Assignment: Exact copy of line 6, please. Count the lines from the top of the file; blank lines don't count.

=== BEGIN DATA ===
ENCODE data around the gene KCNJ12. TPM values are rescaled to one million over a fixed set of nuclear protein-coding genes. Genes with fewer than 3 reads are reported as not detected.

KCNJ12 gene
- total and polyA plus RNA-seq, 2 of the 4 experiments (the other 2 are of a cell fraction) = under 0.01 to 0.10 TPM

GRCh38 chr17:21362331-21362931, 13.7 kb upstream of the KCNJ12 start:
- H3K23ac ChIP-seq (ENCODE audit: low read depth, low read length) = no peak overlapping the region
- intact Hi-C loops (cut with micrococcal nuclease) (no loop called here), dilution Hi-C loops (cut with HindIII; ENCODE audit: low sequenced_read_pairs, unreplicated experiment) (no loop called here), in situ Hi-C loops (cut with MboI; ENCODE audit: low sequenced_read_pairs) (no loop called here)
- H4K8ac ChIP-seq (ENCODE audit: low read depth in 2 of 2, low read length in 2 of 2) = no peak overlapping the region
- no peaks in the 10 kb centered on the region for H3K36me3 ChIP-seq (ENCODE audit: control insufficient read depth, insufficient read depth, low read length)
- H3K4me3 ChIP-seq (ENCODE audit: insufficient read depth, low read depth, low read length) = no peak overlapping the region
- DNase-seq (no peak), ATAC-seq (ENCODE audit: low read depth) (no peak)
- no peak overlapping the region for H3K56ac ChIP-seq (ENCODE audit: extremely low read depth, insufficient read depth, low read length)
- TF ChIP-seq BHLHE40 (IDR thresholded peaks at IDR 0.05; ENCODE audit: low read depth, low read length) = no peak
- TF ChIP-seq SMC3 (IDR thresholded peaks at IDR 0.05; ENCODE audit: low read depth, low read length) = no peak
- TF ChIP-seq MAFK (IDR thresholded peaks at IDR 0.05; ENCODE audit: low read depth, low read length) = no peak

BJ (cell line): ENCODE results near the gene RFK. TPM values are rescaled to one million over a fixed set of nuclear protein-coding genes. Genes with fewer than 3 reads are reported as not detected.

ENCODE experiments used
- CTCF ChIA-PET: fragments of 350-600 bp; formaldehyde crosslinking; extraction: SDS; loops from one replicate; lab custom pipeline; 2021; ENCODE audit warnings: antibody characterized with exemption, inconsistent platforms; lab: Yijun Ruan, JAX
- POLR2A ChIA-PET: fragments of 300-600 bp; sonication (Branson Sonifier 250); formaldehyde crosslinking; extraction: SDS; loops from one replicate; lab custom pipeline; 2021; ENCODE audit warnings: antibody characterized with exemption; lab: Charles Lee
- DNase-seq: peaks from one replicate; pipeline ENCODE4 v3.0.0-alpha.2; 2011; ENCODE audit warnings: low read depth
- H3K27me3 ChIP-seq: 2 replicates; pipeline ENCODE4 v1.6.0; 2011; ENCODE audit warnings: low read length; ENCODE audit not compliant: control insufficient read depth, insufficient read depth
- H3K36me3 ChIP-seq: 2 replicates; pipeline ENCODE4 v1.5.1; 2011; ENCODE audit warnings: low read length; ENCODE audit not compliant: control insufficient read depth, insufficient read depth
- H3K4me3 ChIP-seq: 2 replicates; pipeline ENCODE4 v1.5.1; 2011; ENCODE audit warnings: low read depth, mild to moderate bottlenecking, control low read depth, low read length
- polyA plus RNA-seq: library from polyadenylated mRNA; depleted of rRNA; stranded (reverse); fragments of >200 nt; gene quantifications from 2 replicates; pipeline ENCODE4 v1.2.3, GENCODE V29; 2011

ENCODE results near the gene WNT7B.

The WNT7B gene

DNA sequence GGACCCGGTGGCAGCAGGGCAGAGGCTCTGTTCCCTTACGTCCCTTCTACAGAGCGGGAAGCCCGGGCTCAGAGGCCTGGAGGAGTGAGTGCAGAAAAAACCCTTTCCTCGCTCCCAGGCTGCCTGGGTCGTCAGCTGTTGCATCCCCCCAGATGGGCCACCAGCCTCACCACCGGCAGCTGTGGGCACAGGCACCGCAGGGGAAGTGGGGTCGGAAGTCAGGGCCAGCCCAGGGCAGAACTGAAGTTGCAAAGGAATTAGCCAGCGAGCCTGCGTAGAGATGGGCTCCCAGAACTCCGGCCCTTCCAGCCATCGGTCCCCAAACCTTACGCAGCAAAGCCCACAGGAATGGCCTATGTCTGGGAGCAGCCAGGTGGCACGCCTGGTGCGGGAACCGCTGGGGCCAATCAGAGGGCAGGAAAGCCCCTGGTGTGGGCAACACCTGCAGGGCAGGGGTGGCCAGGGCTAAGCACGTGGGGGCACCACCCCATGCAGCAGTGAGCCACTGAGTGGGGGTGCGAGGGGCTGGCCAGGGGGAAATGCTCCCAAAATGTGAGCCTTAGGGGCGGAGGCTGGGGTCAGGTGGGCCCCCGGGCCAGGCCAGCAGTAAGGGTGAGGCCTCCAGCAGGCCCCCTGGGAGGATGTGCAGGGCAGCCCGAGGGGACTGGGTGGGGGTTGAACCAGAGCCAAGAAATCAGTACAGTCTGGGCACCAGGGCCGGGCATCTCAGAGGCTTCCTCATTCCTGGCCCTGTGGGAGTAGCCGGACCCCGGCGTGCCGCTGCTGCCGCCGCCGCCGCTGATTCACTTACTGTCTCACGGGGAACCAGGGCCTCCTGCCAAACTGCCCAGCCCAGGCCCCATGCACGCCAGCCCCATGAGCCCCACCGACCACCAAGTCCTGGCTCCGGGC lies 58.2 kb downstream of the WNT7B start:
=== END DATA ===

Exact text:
- intact Hi-C loops (cut with micrococcal nuclease) (no loop called here), dilution Hi-C loops (cut with HindIII; ENCODE audit: low sequenced_read_pairs, unreplicated experiment) (no loop called here), in situ Hi-C loops (cut with MboI; ENCODE audit: low sequenced_read_pairs) (no loop called here)